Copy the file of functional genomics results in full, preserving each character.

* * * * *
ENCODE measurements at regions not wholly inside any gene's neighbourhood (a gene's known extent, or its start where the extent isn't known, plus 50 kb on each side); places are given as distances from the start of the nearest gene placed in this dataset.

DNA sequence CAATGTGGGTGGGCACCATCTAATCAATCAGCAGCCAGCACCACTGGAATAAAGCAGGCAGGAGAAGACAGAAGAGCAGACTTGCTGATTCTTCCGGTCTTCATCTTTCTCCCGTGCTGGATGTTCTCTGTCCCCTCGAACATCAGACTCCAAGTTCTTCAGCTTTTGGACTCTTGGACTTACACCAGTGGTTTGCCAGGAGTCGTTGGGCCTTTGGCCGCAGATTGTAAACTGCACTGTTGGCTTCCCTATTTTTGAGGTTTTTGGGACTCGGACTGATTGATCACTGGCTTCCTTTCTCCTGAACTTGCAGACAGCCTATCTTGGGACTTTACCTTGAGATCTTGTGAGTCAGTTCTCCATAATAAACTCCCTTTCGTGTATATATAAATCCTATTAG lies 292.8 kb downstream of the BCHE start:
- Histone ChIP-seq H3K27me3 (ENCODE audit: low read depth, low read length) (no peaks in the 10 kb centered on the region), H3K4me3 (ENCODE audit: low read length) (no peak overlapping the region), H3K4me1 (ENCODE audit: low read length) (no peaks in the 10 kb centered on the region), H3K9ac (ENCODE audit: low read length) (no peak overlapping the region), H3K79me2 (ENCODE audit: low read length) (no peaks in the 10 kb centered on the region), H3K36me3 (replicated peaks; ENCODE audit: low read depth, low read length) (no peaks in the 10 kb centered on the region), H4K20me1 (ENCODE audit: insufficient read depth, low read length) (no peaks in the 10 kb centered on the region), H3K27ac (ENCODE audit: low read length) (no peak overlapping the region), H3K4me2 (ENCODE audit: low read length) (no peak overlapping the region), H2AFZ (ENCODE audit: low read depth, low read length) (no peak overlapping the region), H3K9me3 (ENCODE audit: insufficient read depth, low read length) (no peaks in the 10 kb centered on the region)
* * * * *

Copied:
ENCODE measurements at regions not wholly inside any gene's neighbourhood (a gene's known extent, or its start where the extent isn't known, plus 50 kb on each side); places are given as distances from the start of the nearest gene placed in this dataset.

DNA sequence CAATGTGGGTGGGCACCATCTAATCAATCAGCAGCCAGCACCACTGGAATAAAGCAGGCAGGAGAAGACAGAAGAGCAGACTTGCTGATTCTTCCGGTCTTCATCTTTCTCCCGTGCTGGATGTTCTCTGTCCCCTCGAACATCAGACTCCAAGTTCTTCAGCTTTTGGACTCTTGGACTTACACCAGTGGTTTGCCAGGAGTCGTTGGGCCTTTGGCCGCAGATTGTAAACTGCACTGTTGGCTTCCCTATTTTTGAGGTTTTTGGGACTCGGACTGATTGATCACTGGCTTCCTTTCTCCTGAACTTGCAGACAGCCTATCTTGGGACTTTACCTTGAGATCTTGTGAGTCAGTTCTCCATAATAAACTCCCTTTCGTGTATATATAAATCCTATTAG lies 292.8 kb downstream of the BCHE start:
- Histone ChIP-seq H3K27me3 (ENCODE audit: low read depth, low read length) (no peaks in the 10 kb centered on the region), H3K4me3 (ENCODE audit: low read length) (no peak overlapping the region), H3K4me1 (ENCODE audit: low read length) (no peaks in the 10 kb centered on the region), H3K9ac (ENCODE audit: low read length) (no peak overlapping the region), H3K79me2 (ENCODE audit: low read length) (no peaks in the 10 kb centered on the region), H3K36me3 (replicated peaks; ENCODE audit: low read depth, low read length) (no peaks in the 10 kb centered on the region), H4K20me1 (ENCODE audit: insufficient read depth, low read length) (no peaks in the 10 kb centered on the region), H3K27ac (ENCODE audit: low read length) (no peak overlapping the region), H3K4me2 (ENCODE audit: low read length) (no peak overlapping the region), H2AFZ (ENCODE audit: low read depth, low read length) (no peak overlapping the region), H3K9me3 (ENCODE audit: insufficient read depth, low read length) (no peaks in the 10 kb centered on the region)